The elimination of the requirement of personal appearance for hearing in Missouri dissolution of marriage actions arose out of, what may be termed in its broadest sense, a prisoner’s civil rights action.
In State ex rel. Kittrell v. Carr, 878 S.W.2d 859 (Mo. App. 1994), the Missouri Court of Appeals, Eastern District, addressed the issue of whether a personal appearance for hearing is necessary to obtain a Judgment of Dissolution of Marriage.
The appellant in that case was an inmate in custody of the Missouri Department of Corrections whose petition for Dissolution of Marriage was dismissed for his failure to appear for a hearing after his wife’s default.
The inmate’s spouse had been served, but failed to file any responsive pleading, and was in default. There were no children and the petitioner had waived his rights to any property that could be considered marital property. The inmate moved for a default judgment which was denied.
The case was set for hearing and dismissed by the court when the petitioner failed to appear, the court having previously denied the inmate’s petition for writ of habeas corpus to testify.
The inmate thereafter filed a petitioner for a writ of mandamus with the court of appeals to require the circuit court to enter a judgment of dissolution in his case. His petition alleged that the circuit court had denied him meaningful access to the courts by dismissing his petition.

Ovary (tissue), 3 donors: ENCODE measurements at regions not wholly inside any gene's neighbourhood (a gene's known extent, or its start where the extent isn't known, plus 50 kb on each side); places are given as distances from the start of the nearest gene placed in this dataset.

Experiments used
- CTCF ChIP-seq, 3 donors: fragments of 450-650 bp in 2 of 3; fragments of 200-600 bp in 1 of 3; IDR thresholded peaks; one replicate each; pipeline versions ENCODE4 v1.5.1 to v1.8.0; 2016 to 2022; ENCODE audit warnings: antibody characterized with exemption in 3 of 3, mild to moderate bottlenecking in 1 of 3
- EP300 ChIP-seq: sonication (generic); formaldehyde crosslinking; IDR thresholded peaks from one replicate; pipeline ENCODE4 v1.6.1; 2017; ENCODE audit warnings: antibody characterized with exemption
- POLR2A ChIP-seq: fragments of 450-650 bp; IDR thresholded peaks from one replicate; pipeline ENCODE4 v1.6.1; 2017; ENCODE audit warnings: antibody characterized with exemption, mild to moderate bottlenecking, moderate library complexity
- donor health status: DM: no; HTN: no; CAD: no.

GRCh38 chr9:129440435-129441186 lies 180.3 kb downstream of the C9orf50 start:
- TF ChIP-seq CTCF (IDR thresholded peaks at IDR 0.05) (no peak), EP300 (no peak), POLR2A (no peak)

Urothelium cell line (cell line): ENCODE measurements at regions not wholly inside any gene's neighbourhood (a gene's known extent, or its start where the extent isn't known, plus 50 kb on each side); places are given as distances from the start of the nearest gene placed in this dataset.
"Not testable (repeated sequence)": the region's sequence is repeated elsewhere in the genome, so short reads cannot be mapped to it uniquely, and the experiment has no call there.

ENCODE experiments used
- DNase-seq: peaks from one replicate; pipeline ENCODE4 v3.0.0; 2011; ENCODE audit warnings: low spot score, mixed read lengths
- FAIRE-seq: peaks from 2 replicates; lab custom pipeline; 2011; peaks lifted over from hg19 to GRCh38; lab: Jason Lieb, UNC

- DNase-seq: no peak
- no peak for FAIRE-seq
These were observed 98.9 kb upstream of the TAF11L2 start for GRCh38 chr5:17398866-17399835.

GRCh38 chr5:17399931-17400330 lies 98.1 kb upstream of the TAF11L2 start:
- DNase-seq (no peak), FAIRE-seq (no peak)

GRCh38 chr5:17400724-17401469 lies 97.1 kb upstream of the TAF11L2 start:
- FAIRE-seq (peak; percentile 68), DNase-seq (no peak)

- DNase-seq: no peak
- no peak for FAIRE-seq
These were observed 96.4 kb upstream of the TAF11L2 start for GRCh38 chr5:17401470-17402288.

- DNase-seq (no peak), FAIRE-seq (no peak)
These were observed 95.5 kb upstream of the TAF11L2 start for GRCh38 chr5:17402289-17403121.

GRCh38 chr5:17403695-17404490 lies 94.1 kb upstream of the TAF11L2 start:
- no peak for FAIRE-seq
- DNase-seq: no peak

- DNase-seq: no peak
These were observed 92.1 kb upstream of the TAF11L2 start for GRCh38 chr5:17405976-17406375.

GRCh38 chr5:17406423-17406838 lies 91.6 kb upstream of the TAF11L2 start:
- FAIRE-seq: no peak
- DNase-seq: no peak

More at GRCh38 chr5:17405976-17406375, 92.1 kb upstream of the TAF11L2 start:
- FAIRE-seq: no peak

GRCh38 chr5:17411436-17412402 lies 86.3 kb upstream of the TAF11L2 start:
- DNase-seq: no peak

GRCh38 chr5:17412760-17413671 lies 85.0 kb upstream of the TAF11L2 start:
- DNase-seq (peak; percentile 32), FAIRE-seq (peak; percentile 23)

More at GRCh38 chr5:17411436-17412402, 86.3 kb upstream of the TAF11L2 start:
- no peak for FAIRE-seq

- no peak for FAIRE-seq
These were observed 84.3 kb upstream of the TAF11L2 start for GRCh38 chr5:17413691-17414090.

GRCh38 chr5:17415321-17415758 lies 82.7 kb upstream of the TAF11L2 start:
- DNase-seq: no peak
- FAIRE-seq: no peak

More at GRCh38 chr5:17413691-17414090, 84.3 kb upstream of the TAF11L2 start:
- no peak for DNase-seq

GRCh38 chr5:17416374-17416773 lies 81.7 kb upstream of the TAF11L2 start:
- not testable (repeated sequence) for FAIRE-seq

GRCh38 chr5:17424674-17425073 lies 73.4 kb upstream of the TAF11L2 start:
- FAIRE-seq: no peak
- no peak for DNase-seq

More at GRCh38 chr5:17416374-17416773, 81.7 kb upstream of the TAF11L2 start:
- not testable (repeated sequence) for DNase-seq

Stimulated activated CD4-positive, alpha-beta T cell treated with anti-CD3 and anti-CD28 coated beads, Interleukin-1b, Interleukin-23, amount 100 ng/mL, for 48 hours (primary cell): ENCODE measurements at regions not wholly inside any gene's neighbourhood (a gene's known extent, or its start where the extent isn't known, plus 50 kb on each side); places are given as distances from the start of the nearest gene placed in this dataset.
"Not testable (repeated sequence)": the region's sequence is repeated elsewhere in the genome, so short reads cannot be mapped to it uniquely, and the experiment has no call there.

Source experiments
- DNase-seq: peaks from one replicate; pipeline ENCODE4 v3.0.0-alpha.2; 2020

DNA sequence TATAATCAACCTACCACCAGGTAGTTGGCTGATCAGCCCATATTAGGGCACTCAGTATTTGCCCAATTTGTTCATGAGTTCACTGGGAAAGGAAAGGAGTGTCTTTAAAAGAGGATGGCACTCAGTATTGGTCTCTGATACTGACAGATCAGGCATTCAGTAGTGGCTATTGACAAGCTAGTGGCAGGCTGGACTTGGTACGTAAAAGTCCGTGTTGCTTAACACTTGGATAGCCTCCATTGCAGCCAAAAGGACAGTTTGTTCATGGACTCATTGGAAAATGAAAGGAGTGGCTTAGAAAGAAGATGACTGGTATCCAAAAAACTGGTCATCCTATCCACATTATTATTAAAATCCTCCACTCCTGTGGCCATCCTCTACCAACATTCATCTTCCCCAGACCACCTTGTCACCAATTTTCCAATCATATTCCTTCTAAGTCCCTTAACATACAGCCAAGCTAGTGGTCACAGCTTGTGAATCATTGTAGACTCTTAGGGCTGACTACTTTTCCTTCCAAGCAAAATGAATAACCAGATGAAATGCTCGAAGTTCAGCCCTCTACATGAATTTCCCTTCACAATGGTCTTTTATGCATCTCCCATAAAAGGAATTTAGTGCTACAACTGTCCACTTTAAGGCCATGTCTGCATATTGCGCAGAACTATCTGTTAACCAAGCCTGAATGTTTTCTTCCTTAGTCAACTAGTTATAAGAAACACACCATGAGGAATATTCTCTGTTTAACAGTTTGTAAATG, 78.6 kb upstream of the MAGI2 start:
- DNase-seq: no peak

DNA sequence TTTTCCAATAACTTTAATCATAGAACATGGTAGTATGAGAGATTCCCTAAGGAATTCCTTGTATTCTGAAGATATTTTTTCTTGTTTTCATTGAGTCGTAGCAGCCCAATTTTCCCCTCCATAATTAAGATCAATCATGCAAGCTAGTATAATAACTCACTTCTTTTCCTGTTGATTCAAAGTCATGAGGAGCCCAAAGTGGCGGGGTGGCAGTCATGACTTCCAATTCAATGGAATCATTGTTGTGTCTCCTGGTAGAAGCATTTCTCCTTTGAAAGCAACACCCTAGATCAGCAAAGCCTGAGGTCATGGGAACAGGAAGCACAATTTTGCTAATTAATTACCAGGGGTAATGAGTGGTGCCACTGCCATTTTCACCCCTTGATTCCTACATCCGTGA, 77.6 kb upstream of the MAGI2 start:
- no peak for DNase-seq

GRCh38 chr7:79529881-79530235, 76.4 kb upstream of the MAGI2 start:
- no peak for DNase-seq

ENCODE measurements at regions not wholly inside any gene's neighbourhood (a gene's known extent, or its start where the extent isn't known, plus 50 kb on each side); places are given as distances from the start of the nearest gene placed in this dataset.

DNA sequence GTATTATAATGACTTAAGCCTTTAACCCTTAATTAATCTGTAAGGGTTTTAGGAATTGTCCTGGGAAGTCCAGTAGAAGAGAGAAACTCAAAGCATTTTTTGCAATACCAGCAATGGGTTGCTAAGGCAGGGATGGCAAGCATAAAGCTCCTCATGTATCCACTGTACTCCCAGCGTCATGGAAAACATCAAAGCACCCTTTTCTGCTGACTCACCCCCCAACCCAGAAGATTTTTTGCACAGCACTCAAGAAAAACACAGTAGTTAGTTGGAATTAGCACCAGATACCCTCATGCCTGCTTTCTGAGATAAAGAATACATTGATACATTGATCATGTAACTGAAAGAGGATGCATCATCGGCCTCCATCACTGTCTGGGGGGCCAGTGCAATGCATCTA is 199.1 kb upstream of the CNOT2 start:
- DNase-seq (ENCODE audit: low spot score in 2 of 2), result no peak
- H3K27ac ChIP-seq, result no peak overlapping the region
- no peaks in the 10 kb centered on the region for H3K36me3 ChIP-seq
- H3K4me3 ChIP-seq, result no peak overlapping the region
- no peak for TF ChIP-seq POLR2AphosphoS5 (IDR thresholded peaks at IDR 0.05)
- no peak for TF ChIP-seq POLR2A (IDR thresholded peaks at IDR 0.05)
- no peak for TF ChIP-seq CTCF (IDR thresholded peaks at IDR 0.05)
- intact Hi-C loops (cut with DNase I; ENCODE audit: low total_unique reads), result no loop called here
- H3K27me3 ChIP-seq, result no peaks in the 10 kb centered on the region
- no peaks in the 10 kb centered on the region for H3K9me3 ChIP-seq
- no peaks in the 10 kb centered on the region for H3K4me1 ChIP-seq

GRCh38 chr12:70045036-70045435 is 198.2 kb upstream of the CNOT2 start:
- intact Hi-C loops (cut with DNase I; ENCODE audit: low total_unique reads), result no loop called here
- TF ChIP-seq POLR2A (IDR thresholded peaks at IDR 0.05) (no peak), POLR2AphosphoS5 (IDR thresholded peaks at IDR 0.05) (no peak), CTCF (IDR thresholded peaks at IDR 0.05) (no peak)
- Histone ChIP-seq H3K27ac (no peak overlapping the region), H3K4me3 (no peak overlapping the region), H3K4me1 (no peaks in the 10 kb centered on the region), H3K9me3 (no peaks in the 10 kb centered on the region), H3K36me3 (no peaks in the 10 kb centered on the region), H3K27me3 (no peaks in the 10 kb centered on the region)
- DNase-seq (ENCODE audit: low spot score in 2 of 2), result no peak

After a brief discussion regarding prisoners’ rights to meaningful access to the courts and the judicial system, they concluded that a personal appearance at a default hearing is unnecessary. The court reasoned that, by failing to file any response or defend the action after being duly served, wife had admitted the traversable allegations of the petition.
The court held that procedures for obtaining a default judgment in civil actions under Rules 74.04 (Summary Judgment) and 74.05 (Default Judgment) of the Missouri Supreme Court Rules are equally available for use in actions for dissolution of marriage.
Although Rule 74.05 would not, standing alone, permit default judgments in cases involving division of property due to the necessity of proving value, and would never be appropriate to determine child custody or support, the court held that there would be no impediment to judgment where neither property, nor child custody or support are at issue.
Despite the protest of the lower court, the appellate court stated “Although a personal appearance and live witnesses may at one time have been a prerequisite to issuance of a dissolution decree, we find no such absolute requirement in the dissolution statutes as they are presently constituted.” Id. at 863.
Accordingly, although requirements may vary, between counties and individual judges. Dissolution of Marriage is available in many cases without either party ever appearing in court.
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